In Linux, a user who has been granted the ability to execute commands with superuser privileges is known as a “sudoers”. This allows them to perform tasks that require elevated privileges, such as installing software, modifying system configuration, and managing system services.
To become a sudoers, a user must typically be added to the “sudo” group or be listed in the /etc/sudoers file. When executing a command with sudo, the user is prompted for their password to confirm their identity and authorize the command.
This post discusses possible methods to add a user to sudoers in Debian (one of the most used Linux-based operating systems).
Approach #1: Using the chmod Command
Now, what practically does adding a user to sudoers means? We have a user named “linuxgenie”. Let’s update the system using this user’s account.
$ sudo apt update
The output has thrown an error that the user is not in the sudoers group, which means the “linuxgenie” cannot use sudo. Simple procedural steps are provided below to add this user to the sudo group.
Step 1: The “chmod” command with the following syntax is used to add a user to a sudo group.
$ usermod -aG sudo <username>
The “usermod” is the commands keyword, while the “a” shows the add, and the “G” represents the group. After that, the group name comes (sudo in this case) and the username. The username is “linuxgenie” in our case, so the command below will add it to the sudoers group.
$ sudo usermod -aG sudo linuxgenie
Note: Ensure that the command is run as a root user or user with sudo privileges.
Step 2: Once the user is added, test the addition by running a sudo command through the “linuxgenie” user. Before that, make sure you are switched to a user account for which you are doing the testing, and in this case, it is “linuxgenie”. Here, we are upgrading the packages list.
$ sudo apt upgrade
The command is executed, which shows the user has been successfully added to the group.
Approach #2: Through the “/etc/sudoers” File
The “/etc/sudoers” file also contains the users that have the sudo privileges. A user can directly be added to it to have sudo privileges. We have a user named “genieuser”, which will be added to this file.
Step 1: Open the file with editing privileges with the following command.
$ sudo nano /etc/sudoers
Step 2: Now, add a line with the following syntax at the end of the file.
$ username ALL=(ALL: ALL) ALL
In our case, the username is “genieuser”, and the added line is shown in the screenshot below.
Once done, save the file, and the “genieuser” can now be used with the sudo keyword.
Approach #3: From System Settings
One can add the user to sudoers from the System settings of the Debian systems. There are two possibilities while using this method: an existing user needs to be added to sudoers or a new user. Both scenarios are discussed here.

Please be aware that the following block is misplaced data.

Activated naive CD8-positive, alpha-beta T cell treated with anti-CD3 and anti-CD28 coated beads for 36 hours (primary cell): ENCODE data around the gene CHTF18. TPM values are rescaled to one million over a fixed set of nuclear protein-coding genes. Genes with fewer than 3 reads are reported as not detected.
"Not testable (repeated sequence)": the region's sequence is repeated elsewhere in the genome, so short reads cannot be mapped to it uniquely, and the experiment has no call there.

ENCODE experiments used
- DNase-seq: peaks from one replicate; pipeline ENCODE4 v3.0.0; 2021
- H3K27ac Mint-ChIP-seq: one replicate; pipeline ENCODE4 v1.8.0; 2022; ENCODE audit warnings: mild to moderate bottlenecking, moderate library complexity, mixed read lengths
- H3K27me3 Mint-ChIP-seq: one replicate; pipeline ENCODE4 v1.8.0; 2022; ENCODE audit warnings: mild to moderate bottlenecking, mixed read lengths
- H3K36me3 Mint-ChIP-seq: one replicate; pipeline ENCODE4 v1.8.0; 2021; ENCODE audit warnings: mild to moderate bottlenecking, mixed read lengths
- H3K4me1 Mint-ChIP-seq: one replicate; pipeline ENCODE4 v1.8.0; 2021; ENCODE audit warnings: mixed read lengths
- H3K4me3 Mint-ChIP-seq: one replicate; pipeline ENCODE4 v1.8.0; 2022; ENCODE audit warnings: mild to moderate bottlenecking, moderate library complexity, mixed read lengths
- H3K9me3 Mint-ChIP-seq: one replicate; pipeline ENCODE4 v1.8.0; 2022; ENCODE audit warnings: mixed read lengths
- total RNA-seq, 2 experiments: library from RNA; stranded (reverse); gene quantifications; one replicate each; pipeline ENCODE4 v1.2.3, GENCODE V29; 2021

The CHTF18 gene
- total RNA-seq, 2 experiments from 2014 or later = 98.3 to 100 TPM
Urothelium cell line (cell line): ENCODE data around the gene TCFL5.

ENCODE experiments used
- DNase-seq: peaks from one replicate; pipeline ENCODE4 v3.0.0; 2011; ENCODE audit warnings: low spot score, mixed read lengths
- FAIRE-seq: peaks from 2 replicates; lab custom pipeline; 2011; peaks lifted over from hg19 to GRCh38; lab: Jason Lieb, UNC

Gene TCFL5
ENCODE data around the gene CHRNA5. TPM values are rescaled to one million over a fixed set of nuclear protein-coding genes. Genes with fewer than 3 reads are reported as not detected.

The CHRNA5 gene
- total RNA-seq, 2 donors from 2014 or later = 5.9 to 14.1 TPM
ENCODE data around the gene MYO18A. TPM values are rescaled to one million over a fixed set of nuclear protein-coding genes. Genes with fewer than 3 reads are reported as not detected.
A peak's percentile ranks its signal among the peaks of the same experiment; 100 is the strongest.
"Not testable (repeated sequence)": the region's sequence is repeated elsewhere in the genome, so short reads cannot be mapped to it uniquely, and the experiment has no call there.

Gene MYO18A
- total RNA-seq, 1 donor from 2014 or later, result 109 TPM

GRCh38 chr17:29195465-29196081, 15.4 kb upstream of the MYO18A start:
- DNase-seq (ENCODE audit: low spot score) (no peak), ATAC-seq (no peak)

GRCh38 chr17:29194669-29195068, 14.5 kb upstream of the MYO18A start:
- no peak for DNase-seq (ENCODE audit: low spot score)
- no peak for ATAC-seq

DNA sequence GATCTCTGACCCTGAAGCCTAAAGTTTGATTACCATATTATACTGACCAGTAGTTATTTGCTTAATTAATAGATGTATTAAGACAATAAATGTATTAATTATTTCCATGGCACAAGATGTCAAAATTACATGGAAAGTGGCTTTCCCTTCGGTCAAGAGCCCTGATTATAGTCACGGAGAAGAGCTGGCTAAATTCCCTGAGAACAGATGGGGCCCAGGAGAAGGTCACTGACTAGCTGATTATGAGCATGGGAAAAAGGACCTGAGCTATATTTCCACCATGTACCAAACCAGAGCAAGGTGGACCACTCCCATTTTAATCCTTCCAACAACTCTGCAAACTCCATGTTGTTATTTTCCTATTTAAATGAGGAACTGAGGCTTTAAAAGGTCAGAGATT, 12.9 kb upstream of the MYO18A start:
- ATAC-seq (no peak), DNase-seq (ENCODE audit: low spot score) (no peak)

Part 1: Add an Existing User to Sudoers
The steps demonstrated below will guide to add an existing user to sudoers.
Step 1: Open the system settings by searching the keyword “Settings” in the applications menu.
Step 2: Open the “Users” tab and click on the user not added to the sudoers. (the toggle button will be turned off in front of the user). In our case, it is “genie”, as shown below.
Now, turn on the toggle button in front of that user.
Step 3: Scroll down and click on the “Password” option.
A new window will appear where the password needs to be inserted. For this, click the “Set a password now” and click on the “Change” option.
Part 2: Create and Add a New User to Sudoers Group
To create and add a new user to sudoers, follow the steps.
Step 1: Open the system settings and click the “Users” option. Then, go to the “Unlock” option.
Enter the user password.
Step 2: Now, navigate to the “Add User…” option/button.
Add Account Information
Set the Account Type to Administrator. Then, enter the other details, i.e., “Full Name” and “Username”, and choose a password of a minimum of 8 characters. Finally, click on the “Add” button.
The user’s password will be required; enter it to confirm the creation.
Doing so will add the user “genieuser” to sudoers.
Note: All the steps are practically performed on Debian 11(the latest release of the Debian System).
The sudoers group is the group containing the users that have administrator rights. The user can be added to the sudoers group using the “chmod” command or directly adding the user to the “/etc/sudoers” file. Moreover, the Graphical User Interface of Debian can also be used to add the user to the sudoers group.